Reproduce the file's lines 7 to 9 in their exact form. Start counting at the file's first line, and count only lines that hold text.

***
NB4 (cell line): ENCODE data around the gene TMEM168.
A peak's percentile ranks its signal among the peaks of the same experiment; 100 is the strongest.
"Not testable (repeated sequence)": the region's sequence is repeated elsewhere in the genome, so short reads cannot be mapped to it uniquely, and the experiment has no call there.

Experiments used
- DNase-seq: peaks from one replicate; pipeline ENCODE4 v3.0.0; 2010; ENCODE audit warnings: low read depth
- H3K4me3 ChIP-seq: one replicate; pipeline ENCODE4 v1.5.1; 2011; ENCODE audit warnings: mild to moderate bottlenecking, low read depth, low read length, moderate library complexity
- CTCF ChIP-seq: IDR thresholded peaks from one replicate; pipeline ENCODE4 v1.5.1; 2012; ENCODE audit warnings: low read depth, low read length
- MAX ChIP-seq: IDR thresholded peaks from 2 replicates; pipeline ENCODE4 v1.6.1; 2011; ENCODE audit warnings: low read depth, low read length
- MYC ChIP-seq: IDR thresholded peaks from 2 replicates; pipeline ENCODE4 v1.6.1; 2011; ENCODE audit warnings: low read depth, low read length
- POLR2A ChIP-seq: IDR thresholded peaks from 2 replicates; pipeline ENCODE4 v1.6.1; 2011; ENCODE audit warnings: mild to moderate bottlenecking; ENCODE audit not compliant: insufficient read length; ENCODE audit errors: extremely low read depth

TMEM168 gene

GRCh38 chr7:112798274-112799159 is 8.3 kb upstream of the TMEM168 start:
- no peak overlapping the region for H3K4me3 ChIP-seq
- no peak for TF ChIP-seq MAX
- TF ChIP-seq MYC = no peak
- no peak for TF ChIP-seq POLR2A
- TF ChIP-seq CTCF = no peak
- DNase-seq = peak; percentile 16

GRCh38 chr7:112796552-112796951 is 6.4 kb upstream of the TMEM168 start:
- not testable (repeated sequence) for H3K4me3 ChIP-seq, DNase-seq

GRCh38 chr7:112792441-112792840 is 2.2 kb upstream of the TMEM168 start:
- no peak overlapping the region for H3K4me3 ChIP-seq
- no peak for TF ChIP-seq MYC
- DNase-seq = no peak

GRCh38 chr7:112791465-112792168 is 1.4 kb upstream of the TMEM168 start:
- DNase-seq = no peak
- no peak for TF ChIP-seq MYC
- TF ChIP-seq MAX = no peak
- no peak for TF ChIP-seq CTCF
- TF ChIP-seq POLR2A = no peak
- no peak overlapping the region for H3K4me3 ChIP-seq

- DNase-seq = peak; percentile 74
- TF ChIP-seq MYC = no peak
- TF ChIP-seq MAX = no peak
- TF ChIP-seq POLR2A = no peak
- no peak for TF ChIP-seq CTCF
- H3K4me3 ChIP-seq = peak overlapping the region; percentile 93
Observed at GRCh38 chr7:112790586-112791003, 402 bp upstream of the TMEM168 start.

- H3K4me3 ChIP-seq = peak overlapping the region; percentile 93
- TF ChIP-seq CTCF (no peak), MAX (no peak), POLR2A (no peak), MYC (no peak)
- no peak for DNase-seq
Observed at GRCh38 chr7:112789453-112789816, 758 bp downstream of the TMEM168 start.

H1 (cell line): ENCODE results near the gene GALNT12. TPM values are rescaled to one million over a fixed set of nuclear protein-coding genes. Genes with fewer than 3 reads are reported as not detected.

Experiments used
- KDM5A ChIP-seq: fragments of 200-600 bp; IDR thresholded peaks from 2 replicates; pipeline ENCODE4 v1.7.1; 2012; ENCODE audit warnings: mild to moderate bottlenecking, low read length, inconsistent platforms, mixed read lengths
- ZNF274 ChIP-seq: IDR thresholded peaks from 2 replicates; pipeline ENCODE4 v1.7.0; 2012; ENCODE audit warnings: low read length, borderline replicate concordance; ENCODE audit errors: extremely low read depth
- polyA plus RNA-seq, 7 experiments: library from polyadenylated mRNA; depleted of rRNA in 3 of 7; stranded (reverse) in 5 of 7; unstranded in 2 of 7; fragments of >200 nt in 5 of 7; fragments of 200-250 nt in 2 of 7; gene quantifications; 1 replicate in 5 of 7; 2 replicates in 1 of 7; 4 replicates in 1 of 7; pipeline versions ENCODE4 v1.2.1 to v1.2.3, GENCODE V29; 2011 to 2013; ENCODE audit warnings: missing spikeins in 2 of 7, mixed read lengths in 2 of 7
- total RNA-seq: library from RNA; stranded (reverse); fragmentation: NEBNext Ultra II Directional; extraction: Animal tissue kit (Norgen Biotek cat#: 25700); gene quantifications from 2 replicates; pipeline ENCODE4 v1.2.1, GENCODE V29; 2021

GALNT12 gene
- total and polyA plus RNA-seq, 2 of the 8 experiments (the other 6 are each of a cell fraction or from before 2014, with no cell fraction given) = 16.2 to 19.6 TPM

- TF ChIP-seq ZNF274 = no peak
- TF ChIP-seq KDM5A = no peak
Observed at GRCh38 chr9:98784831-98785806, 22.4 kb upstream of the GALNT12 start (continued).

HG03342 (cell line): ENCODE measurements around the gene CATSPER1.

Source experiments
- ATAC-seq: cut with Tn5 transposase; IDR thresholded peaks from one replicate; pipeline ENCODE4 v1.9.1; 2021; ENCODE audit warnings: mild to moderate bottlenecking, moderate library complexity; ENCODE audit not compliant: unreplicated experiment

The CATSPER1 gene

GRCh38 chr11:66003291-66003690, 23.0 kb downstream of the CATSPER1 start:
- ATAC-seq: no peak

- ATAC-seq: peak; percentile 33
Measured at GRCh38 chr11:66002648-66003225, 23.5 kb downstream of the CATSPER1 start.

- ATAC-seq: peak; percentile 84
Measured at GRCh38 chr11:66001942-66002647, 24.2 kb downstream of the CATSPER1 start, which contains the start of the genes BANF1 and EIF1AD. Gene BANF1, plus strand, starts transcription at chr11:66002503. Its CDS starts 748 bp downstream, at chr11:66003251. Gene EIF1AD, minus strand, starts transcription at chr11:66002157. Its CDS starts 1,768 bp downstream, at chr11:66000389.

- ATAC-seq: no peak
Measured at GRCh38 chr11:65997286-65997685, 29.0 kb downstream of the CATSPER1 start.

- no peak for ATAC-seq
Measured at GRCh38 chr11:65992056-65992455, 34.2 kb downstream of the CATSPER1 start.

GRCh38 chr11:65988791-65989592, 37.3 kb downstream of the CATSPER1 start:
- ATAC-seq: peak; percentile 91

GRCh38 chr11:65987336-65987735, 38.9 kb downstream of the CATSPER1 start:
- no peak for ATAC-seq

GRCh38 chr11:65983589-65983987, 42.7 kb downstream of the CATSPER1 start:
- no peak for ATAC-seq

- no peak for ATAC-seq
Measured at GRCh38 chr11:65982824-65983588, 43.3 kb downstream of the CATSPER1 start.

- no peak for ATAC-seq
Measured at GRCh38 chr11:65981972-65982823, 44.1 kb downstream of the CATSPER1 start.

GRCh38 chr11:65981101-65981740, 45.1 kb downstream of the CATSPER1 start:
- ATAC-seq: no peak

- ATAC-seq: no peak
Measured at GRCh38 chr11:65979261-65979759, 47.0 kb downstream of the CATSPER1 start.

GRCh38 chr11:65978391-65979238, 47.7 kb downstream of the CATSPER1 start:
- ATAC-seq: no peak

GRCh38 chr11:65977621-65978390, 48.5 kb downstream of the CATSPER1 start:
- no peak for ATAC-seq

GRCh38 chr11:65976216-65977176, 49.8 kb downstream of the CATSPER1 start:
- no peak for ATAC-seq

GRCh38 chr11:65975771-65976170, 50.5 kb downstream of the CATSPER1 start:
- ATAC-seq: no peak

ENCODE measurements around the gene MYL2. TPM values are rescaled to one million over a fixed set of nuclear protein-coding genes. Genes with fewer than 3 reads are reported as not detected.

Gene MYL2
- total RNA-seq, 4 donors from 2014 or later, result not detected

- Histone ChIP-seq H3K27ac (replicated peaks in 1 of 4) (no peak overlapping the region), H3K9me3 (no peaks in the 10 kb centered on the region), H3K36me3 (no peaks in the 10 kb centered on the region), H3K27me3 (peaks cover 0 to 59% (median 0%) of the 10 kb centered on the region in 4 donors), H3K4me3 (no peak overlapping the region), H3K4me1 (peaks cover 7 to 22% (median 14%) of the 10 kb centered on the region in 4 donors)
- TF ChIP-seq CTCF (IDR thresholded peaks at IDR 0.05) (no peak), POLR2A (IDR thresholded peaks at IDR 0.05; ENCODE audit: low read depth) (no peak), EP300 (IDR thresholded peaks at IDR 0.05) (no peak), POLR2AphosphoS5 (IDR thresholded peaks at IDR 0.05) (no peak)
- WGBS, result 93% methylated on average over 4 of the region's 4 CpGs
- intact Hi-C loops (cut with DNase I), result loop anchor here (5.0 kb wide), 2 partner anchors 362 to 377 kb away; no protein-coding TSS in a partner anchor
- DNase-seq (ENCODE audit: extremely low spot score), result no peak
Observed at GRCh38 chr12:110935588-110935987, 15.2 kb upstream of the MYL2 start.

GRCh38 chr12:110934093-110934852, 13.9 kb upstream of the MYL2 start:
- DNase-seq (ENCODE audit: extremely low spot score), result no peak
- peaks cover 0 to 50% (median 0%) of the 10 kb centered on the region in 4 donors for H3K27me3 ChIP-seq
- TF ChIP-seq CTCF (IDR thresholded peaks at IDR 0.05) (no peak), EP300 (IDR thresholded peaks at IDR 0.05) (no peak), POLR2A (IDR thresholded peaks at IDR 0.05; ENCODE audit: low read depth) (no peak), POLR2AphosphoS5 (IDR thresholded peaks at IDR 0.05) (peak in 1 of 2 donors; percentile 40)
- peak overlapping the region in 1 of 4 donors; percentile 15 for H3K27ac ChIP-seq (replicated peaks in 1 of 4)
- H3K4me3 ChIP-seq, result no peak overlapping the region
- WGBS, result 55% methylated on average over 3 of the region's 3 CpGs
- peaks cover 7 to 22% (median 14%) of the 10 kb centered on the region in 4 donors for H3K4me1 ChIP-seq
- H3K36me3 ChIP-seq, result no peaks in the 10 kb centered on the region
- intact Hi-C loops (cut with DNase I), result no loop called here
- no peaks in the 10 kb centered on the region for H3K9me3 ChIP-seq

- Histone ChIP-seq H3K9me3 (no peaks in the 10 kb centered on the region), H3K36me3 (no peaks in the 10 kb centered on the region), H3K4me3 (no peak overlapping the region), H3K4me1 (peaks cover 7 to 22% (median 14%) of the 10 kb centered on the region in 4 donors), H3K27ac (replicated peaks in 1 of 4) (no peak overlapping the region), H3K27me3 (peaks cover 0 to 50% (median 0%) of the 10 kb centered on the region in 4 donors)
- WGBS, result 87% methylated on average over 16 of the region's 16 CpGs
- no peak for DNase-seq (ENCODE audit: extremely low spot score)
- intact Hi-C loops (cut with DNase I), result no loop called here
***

- CTCF ChIP-seq: IDR thresholded peaks from one replicate; pipeline ENCODE4 v1.5.1; 2012; ENCODE audit warnings: low read depth, low read length
- MAX ChIP-seq: IDR thresholded peaks from 2 replicates; pipeline ENCODE4 v1.6.1; 2011; ENCODE audit warnings: low read depth, low read length
- MYC ChIP-seq: IDR thresholded peaks from 2 replicates; pipeline ENCODE4 v1.6.1; 2011; ENCODE audit warnings: low read depth, low read length